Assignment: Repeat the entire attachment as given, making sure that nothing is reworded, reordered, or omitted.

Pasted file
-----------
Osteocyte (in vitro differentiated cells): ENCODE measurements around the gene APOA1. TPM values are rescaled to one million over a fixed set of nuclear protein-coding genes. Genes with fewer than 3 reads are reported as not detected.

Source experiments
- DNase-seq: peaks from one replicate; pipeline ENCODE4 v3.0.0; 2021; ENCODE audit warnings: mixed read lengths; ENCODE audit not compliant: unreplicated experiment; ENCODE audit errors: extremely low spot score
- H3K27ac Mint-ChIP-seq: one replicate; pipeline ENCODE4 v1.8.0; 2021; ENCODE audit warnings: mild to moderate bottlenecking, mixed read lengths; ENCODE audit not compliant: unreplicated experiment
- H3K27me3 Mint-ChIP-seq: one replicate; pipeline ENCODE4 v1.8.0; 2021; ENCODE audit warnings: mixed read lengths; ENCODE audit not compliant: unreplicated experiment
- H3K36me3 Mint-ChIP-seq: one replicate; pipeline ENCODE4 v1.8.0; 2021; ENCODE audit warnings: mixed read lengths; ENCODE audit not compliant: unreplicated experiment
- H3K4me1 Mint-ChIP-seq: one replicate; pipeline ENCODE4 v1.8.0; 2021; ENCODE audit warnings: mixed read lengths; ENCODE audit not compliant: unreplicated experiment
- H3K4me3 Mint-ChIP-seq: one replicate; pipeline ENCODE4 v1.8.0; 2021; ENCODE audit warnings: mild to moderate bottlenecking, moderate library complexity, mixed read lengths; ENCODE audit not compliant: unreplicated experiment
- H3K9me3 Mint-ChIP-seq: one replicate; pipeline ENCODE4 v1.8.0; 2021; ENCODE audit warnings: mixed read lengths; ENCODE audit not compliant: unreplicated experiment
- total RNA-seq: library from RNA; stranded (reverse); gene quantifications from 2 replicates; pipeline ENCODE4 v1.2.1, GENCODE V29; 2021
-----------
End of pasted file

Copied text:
Osteocyte (in vitro differentiated cells): ENCODE measurements around the gene APOA1. TPM values are rescaled to one million over a fixed set of nuclear protein-coding genes. Genes with fewer than 3 reads are reported as not detected.

Source experiments
- DNase-seq: peaks from one replicate; pipeline ENCODE4 v3.0.0; 2021; ENCODE audit warnings: mixed read lengths; ENCODE audit not compliant: unreplicated experiment; ENCODE audit errors: extremely low spot score
- H3K27ac Mint-ChIP-seq: one replicate; pipeline ENCODE4 v1.8.0; 2021; ENCODE audit warnings: mild to moderate bottlenecking, mixed read lengths; ENCODE audit not compliant: unreplicated experiment
- H3K27me3 Mint-ChIP-seq: one replicate; pipeline ENCODE4 v1.8.0; 2021; ENCODE audit warnings: mixed read lengths; ENCODE audit not compliant: unreplicated experiment
- H3K36me3 Mint-ChIP-seq: one replicate; pipeline ENCODE4 v1.8.0; 2021; ENCODE audit warnings: mixed read lengths; ENCODE audit not compliant: unreplicated experiment
- H3K4me1 Mint-ChIP-seq: one replicate; pipeline ENCODE4 v1.8.0; 2021; ENCODE audit warnings: mixed read lengths; ENCODE audit not compliant: unreplicated experiment
- H3K4me3 Mint-ChIP-seq: one replicate; pipeline ENCODE4 v1.8.0; 2021; ENCODE audit warnings: mild to moderate bottlenecking, moderate library complexity, mixed read lengths; ENCODE audit not compliant: unreplicated experiment
- H3K9me3 Mint-ChIP-seq: one replicate; pipeline ENCODE4 v1.8.0; 2021; ENCODE audit warnings: mixed read lengths; ENCODE audit not compliant: unreplicated experiment
- total RNA-seq: library from RNA; stranded (reverse); gene quantifications from 2 replicates; pipeline ENCODE4 v1.2.1, GENCODE V29; 2021